I am interested in the concept of building a BaaS (backend-as-a-service) platform, where one could easily create, configure and manage a backend for their mobile/web apps, without having to write code or manage any platform. A “Wix for Backends”, if you will.

Abstraction is Good

AWS abstracts away hardware (IaaS); Heroku abstracts away infra (PaaS); logically we can abstract away the platform (BaaS).

In every abstraction we lose granularity and gain simplicity or ease of use. Some people need to fine-tune their own hardware / platform / code; for those people, AWS / Heroku / BaaS is not a good fit. For most applications, they all are - most infrastructures and platforms are identical; everyone runs x86 and needs a load balancer. Similarly, most BEs are either identical (users/posts CRUD) or have a BL (business logic) that can be generalized and abstracted.


Entrepreneurs that want to create a marketplace for dogs and dog-walkers or a track-my-beer app or “smart fridge” to monitor your milk consumption - anything from the trivial to the enterprise - have BEs they need to set up. I posit the ‘correct’ approach today is to use IaaS for the infra (goes without saying), PaaS for the platform (not yet consensus, but should be), and, I posit - a configurable BaaS for the logic.

You’ll have some CRUD endpoints, one or more DBs, AuthN-&-AuthZ, emails, push notifs, resource hosting, maybe a CDN, async background workers, cron jobs, a bit of logic. That’s 80% of what every BE entails. One can build a generic, configurable SaaS to allow non-BE devs (or lazy/efficient BE devs) to skip the boilerplate BE code and configure it instead of coding it. As RoR’s convention-over-config mantra encourages: most apps’ BL is, in all honesty, cookie-cutter stuff.

The Others

If the reader has been convinced of the merit of BaaS, we can move on to Parse. is the biggest name that already proved the product-market fit/demand of the all of the above. It wasn’t perfect, but it was clearly a much-needed tool for indie app devs (and others), and a sign of things to come. FB acquired Parse and recently decided to shut it down; while chump change for FB, this is a world of hurt for Parse’s users. Future users might be wary of lock-in, but the need is still there.

Other big names in the same space are Firebase and Kinvey. Both are large and well-funded but are not very dominant. The Israeli reader might be familiar with BackAnd.

Obviously, these are just the success stories. However, briefly checking out these companies, I believe it is possible to out-execute them.

Business Model & Differentiation

The market is big enough for multiple BaaS offerers (similarly to the Iaas/PaaS space), but variations in the market/product could help set aside a competing product and offer a unique market value.

Main Baas Pain Points

  1. Complex: It’s still a bitch to set it up.
  2. Unextendable: If it’s successful and you grow, it’s hard to customize it; specifically it’s quite hard to add customizable BL.
  3. Dangerous: You’re locked-in; if the BaaS shut down - you’re fucked.

Ideal Solution from a Customer’s Perspective

  1. Easy: I (the customer) want to either speak with a human or use a GUI interface to configure my BE.
  2. Fully Accessible: I want be able to get direct access to my BE (code and data), and to be able to modify it as I see fit.
  3. Risk-Free: I want to be able to leave the BaaS provider and take my BE with me, using my own dev-power to maintain it.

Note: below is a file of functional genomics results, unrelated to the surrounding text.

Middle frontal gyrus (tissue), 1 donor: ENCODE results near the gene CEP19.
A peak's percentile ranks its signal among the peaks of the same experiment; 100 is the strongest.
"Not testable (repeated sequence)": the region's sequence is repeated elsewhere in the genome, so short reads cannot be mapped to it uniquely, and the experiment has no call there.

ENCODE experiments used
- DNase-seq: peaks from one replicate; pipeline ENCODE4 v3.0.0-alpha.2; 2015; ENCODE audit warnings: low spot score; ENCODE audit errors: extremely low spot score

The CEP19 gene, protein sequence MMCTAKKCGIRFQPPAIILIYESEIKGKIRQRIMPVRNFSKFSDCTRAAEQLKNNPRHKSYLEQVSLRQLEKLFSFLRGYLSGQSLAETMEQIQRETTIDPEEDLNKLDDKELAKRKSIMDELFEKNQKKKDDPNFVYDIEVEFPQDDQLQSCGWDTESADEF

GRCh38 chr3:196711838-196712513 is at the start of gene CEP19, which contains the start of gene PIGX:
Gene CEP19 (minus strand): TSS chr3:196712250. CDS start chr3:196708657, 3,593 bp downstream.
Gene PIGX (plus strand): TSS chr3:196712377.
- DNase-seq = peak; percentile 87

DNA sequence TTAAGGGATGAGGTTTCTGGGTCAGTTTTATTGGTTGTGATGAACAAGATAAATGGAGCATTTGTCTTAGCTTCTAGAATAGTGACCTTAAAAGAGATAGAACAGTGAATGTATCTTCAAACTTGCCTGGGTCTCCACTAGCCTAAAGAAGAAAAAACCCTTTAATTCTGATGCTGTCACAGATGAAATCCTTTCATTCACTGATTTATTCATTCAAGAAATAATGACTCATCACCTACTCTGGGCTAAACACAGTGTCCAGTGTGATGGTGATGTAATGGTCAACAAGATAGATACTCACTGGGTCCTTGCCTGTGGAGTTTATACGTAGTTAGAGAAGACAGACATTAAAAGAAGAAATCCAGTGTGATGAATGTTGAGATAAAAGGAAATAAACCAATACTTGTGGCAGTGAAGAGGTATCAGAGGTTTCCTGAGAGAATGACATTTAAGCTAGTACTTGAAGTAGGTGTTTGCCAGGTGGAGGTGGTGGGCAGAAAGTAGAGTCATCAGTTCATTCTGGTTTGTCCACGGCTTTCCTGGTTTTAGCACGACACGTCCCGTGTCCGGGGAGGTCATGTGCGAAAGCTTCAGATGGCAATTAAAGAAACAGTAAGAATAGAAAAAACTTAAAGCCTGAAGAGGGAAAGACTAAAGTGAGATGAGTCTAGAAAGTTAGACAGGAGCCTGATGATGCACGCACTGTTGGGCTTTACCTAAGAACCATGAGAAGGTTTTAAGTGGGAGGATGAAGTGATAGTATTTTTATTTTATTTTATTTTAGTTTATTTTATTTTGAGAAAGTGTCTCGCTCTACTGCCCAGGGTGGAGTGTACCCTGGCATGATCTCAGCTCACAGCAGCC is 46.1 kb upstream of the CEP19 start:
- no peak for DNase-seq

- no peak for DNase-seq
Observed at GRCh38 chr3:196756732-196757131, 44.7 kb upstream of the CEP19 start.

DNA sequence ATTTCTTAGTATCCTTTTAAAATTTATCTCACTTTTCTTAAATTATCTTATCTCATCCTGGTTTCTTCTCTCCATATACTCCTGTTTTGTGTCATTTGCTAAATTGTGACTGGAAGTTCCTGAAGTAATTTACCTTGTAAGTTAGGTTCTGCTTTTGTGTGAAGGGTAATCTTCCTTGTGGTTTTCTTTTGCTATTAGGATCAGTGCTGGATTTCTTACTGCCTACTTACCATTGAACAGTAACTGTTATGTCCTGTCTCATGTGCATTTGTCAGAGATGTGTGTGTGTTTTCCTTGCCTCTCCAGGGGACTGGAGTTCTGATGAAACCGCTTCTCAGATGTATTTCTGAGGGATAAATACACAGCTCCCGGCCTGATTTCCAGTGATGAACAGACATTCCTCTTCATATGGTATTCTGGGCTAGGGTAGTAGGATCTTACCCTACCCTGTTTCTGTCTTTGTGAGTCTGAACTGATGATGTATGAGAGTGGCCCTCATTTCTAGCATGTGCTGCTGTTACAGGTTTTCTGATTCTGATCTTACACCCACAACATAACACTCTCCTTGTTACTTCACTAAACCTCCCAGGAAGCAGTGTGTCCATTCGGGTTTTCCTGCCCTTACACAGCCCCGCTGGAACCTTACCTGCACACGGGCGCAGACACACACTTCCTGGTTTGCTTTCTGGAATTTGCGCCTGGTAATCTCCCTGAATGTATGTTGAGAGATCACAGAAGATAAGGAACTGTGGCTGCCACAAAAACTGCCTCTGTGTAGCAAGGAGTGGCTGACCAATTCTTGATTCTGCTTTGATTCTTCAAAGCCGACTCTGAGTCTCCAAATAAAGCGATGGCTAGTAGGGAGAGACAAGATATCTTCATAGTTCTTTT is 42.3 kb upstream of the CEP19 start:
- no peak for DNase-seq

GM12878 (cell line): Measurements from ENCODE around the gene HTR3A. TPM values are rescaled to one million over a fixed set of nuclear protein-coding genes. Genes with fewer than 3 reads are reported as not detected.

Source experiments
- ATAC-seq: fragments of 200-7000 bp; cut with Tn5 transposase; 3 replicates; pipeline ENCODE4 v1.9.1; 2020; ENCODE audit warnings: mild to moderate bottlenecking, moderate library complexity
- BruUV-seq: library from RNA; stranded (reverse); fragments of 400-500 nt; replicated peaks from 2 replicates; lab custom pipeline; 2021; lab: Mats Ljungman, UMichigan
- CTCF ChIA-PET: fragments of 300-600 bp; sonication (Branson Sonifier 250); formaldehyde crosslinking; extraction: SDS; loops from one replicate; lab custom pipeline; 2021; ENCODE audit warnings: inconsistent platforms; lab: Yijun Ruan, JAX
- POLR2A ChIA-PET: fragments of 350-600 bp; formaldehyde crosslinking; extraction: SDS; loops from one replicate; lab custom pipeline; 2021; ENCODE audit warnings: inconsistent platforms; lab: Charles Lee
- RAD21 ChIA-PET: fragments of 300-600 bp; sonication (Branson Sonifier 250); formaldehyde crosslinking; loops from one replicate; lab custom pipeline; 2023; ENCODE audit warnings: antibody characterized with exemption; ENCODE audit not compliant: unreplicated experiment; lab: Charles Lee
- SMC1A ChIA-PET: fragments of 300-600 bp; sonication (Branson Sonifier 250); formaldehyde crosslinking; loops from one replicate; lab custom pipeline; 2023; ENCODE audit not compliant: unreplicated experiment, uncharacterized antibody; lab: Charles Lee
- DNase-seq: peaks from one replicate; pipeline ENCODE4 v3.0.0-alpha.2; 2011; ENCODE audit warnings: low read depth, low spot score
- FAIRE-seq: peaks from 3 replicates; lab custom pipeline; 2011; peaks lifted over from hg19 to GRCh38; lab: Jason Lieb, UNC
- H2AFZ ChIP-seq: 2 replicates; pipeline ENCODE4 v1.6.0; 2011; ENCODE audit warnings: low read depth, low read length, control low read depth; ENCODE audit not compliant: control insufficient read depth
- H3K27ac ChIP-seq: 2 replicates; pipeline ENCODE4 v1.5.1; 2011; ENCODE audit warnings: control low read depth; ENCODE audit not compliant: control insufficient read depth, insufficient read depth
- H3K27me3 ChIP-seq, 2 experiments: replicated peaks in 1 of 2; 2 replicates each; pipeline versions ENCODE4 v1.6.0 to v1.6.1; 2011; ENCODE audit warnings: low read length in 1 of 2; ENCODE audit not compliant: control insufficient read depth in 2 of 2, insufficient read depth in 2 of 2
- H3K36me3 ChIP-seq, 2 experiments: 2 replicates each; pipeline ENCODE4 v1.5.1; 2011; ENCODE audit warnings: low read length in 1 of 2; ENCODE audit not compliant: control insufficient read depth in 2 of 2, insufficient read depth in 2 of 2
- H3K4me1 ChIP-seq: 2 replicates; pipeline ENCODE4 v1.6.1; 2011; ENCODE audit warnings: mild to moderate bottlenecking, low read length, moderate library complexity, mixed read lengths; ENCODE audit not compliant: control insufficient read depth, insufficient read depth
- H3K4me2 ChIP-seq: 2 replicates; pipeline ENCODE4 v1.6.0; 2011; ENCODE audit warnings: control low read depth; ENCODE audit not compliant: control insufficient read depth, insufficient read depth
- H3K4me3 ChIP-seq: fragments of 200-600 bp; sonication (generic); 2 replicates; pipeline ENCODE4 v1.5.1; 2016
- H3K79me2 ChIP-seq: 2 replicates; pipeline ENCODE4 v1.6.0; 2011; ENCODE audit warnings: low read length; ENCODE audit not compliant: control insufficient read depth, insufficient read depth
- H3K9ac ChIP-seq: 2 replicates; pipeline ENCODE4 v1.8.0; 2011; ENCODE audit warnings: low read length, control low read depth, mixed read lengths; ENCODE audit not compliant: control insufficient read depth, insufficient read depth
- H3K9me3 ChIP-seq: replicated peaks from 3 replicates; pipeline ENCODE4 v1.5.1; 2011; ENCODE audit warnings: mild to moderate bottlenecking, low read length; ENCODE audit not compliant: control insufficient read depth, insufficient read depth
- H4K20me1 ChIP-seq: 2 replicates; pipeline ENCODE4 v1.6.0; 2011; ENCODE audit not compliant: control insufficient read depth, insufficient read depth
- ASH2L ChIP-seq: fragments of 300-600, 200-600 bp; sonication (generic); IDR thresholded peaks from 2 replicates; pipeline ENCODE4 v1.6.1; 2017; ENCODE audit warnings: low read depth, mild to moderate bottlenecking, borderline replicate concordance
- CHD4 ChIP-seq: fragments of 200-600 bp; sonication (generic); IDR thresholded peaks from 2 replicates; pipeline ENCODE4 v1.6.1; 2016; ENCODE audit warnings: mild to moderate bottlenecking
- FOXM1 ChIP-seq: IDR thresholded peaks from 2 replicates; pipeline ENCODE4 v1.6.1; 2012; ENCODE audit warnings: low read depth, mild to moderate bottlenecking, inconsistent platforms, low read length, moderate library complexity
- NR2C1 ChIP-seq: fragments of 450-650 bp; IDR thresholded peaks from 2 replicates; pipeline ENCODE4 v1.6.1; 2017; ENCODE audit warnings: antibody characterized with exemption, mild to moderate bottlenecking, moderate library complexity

#1 is a compromise between a SaaS and a services company, and in fact can be two separate sells using the same technology (i.e., sell your services but use this stack to cut costs by an order of magnitude). If you use the correct abstractions, the tech support of today are the generic developers of tomorrow - we seen this trend happen with Wordpress/Wix “website” freelancers.

#2&3 present a slight variance on the traditional BaaS solution; it is halfway between BaaS and “backend-as-a-product”.

Proposed Implementation

  1. Use non-devs for the ‘human’ aspect of #1. Contact a human tech support will build your app for you.
  2. Run each BE independently on some existing PaaS (e.g. Heroku),
  3. By running a user’s BE on Heroku, we can allow the user to inject arbitrary code, as their code will be contained within their own process). This is more than just an injected callback; we can give the user partial or complete access to their BE process’s code and let them go nuts with it if they really want to.
  4. Now that the user’s BE is on Heroku, we can also give a complete hand-off and transfer control of the app to the user at any time, giving them completely responsibility and ownership. No danger of lock-in, you can always take your business and data and keep going yourself.


  1. Handing off the code to a running BE is not a big step away from having that code exist as a (licensed) open source code. So that’s good.
  2. PaaS’s are expensive. A production-ready app on Heroku should cost no less than about 100 USD(!) a month just to run it (web process, background worker, cron job, DB). Perhaps users should be presented with the option running in a ‘shared’ context, with an option to migrate their BE out later. (This is reminiscent of ‘migrating from Heroku to AWS’ stories).

Differentiation Summary

  1. Basic: same BaaS as other companies (but better, of course!) (free, paid at scale)
  2. Humans will build/modify it for you. (paid)
  3. Optionally run it as a separate process (still managed by us), granting you the ability to inject arbitrary custom code. rm -rf * or while(true) it if you feel like it. (paid)
  4. Optionally, get complete ownership of your BE, giving you full and complete control of your new BE. Bid the BaaS farewell and grow your empire. (paid)


If you are reading this, you probably know me - Sella Rafaeli. If you have constructive feedback or think you would be interested in such a project, hit me up.